Denny’s experience in Switzerland

Denny is 25 and went to Switzerland in 2018 to work as a therapist. After six months working in Switzerland, Denny is happy to share his experience with us.


‘I had graduated for a year and had already gained some experience in the Netherlands, then I decided I wanted to look beyond working in my own country. Since I really like mountain sports, such as snowboarding and mountain biking, I started looking into working in Switzerland.

In the last few months of my internship, I started looking for work. At one point, I saw something nice come up on in Switzerland. They helped by guiding me and arranging several job interviews. In September, I had a job application where I could finally start on 1 October. I was guided well and had interviews over the phone first. I then went to Switzerland to conduct interviews at a number of practices with Dutch owners. In the end, I chose my current practice, which turned out to be a good choice. From CareToMatch, I received a handy roadmap with tips on all the things I needed to arrange. Visa, accommodation, language course and registration with the Swiss Red Cross (SRK) for recognition of my diploma (similar to BIG recognition).


The reason why I liked working in Switzerland was because of the nature. I am near a ski resort and there is also a lake nearby for water sports enthusiasts. Now that I live there, I’m discovering more and more what there is to do. It’s also easy to get to know people here. For instance, you can easily join associations. Personally, I did notice that Swiss people can sometimes be a bit closed off to really make friends with. But they are very nice and friendly.

Besides a nice job and environment to live in, it is also important to speak the language. I am taking a German course and that makes a difference. Swiss German is very different though, much more dialect. In recent months, I have asked patients a lot if they can speak High German so that I can understand them too. Besides, you have to have done a German course anyway for your Anerkennung at the SRK. Of course, it is important to be able to communicate with your patients which also occasionally involves terms that are important, such as limb designations.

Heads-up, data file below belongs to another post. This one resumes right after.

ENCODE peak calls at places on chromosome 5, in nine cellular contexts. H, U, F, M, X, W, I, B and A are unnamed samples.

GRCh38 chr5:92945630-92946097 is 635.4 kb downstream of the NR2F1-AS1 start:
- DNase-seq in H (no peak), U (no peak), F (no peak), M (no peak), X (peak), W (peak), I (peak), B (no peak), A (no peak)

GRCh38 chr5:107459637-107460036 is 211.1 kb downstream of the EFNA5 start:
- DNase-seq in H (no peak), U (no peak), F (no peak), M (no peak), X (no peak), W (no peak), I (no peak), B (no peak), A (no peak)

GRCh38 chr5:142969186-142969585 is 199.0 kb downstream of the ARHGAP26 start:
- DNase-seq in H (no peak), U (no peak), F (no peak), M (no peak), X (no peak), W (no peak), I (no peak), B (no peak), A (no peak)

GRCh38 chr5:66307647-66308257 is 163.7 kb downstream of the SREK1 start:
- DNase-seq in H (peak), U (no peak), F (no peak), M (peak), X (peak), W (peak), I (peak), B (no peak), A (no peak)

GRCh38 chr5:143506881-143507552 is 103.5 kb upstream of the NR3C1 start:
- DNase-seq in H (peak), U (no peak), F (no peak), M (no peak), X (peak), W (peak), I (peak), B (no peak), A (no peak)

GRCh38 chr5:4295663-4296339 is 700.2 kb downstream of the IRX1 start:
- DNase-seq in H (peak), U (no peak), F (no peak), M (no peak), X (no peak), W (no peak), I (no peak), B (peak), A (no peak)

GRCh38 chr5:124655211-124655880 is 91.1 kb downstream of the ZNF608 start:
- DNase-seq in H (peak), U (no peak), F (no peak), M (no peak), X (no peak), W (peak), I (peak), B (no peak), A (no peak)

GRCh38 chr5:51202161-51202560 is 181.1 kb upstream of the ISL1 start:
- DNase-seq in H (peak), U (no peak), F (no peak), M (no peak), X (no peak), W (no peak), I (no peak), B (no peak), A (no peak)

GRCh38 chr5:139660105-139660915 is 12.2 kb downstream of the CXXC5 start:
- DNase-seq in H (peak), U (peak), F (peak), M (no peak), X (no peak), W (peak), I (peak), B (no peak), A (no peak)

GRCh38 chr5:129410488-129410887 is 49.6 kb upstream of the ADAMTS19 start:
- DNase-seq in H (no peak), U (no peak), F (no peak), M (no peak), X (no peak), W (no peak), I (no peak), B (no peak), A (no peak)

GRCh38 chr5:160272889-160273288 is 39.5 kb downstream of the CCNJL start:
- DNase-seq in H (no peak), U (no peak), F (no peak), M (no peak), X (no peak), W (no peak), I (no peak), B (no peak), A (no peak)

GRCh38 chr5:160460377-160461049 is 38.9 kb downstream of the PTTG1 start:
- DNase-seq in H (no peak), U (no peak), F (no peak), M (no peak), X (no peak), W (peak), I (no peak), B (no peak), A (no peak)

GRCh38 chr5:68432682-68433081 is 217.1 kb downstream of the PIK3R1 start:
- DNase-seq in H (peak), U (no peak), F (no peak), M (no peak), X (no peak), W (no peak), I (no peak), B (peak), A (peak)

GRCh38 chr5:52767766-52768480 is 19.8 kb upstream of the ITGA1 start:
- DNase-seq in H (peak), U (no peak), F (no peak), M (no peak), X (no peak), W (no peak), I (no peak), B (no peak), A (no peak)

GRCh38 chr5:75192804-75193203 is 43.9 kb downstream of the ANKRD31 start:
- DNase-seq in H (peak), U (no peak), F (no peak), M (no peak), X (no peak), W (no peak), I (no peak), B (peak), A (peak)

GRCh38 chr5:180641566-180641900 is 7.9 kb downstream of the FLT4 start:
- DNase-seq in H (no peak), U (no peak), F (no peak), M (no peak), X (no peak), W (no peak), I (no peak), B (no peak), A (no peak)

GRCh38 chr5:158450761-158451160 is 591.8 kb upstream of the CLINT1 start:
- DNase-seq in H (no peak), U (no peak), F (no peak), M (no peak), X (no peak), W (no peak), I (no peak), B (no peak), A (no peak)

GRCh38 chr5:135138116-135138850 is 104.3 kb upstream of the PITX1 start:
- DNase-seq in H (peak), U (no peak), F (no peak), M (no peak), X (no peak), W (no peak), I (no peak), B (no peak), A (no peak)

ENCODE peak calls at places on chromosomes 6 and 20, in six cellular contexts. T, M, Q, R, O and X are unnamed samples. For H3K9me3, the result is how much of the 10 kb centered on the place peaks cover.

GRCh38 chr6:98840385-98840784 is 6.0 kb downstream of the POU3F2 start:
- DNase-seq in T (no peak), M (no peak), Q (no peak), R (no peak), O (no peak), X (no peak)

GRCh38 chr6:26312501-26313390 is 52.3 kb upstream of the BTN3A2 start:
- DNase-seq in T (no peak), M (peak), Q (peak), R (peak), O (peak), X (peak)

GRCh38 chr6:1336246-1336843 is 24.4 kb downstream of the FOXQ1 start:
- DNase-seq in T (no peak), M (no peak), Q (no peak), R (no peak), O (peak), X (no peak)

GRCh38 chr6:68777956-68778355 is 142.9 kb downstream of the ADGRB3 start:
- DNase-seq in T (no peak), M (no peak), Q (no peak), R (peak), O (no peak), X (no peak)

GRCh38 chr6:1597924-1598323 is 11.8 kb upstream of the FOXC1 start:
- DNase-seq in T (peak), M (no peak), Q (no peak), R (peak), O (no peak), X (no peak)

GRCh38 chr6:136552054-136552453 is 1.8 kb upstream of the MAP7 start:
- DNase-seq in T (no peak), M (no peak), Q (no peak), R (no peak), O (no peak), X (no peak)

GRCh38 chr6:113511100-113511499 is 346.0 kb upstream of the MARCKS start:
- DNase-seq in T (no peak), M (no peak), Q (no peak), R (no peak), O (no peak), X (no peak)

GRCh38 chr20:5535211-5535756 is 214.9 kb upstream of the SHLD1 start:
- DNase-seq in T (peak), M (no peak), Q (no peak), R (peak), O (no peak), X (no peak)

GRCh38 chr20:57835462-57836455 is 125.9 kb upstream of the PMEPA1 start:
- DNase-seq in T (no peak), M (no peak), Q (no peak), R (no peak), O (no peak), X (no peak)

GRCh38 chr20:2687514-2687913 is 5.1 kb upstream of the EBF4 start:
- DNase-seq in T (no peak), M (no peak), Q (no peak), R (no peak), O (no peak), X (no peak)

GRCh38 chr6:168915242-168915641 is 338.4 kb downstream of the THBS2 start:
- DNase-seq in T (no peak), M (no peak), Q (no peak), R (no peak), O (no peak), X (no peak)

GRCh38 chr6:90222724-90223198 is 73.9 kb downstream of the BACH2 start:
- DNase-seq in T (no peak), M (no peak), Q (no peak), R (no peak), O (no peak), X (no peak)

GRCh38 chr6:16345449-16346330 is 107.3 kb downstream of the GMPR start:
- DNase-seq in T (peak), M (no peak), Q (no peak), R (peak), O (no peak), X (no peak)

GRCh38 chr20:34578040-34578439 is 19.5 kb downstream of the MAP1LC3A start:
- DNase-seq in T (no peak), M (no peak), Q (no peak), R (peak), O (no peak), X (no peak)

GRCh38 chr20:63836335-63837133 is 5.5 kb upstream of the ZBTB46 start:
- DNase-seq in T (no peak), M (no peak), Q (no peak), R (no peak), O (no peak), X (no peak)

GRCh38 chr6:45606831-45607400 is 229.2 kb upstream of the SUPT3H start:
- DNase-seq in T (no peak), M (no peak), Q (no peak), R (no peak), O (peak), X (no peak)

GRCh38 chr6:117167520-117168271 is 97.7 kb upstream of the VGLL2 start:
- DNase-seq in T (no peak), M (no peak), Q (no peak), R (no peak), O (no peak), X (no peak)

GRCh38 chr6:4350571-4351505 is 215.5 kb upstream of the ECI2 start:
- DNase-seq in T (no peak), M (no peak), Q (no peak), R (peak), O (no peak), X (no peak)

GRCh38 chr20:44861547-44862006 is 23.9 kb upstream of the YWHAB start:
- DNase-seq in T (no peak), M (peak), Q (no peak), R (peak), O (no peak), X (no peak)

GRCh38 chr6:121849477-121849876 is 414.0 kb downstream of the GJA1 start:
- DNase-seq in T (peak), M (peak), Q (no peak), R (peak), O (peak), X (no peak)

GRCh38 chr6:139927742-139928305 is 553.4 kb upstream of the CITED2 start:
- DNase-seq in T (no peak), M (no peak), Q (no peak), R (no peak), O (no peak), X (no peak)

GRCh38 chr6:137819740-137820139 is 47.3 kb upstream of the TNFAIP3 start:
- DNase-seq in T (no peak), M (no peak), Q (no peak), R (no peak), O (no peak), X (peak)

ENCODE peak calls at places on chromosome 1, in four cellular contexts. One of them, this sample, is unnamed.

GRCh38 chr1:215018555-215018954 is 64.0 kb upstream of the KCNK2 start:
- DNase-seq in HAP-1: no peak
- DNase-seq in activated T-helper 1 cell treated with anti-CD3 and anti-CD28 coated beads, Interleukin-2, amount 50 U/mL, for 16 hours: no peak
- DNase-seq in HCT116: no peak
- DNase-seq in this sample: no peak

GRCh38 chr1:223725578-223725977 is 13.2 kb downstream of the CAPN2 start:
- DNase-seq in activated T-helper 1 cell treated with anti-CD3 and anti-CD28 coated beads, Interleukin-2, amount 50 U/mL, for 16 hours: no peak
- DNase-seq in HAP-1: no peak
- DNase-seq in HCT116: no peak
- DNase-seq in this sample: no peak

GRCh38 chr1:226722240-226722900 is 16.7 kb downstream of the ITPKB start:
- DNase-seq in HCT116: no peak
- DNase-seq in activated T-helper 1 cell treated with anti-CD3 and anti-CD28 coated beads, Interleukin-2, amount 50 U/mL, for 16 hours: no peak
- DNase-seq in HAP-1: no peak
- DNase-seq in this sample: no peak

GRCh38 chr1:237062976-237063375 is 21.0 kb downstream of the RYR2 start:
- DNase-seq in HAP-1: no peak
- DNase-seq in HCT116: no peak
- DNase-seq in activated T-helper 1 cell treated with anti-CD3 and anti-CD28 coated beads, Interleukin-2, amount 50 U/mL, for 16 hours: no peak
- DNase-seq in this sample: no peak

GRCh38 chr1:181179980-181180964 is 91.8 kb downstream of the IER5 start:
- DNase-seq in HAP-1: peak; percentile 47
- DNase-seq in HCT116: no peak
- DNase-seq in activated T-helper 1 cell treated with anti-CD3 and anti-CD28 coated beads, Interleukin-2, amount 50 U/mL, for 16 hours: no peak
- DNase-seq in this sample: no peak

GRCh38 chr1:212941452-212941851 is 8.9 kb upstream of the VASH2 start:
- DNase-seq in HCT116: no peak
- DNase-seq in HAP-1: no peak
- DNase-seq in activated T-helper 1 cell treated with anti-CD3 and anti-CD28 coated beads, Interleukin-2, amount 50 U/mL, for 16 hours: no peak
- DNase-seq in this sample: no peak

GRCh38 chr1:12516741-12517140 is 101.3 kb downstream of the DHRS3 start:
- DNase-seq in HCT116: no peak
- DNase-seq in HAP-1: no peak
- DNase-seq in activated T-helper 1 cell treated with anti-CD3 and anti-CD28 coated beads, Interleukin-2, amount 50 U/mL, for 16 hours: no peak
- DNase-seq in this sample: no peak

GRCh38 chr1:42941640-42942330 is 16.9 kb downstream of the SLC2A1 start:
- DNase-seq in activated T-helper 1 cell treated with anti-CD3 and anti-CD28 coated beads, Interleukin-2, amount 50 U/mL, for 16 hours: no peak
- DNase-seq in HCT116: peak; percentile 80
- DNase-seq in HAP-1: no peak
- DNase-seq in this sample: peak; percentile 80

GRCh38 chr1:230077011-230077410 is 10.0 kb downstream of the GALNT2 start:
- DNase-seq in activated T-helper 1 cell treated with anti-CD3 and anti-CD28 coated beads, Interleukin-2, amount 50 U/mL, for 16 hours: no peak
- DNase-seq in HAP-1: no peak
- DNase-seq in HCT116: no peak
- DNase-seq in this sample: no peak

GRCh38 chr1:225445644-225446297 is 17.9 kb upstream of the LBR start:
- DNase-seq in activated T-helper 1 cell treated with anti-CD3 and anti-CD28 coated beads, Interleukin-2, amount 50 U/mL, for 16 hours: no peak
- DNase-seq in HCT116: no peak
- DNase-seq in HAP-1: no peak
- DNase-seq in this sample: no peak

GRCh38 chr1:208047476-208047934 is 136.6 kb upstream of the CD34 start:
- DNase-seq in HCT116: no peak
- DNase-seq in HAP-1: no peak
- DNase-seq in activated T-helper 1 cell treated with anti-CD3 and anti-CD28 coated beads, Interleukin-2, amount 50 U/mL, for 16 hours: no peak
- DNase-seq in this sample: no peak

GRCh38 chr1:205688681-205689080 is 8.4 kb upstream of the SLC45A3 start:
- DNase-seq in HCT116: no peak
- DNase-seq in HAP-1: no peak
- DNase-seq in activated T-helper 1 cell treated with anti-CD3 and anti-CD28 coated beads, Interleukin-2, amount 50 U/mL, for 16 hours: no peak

I also really enjoy the work here. Every week, for instance, we have a kind of internal training, where we discuss new techniques. If someone has been on a course, we can all learn a lot from that. Because I work here a lot and put in a lot of hours, I think I’ve already been able to learn and see a lot. The biggest difference between working here and working in the Netherlands is that here they ask for less administrative work from the health insurance company. In the Netherlands, they determine a lot of what you have to record. Here I do record what I do, for example measurements. I then make a report of that, but that is more for the patient rather than for the health insurer.


I would say do what you love! If you think it’s too much work, go for it! I was completely free to go wherever I wanted to go. Just do it. Look at the country you want to go to, make sure you speak a bit of the language. This will make it easier for you to be absorbed into the environment where you live and work. And above all, I wouldn’t hesitate. If you have always had the desire, go for the adventure and see what happens. You cannot regret never having done it even if it might be disappointing.


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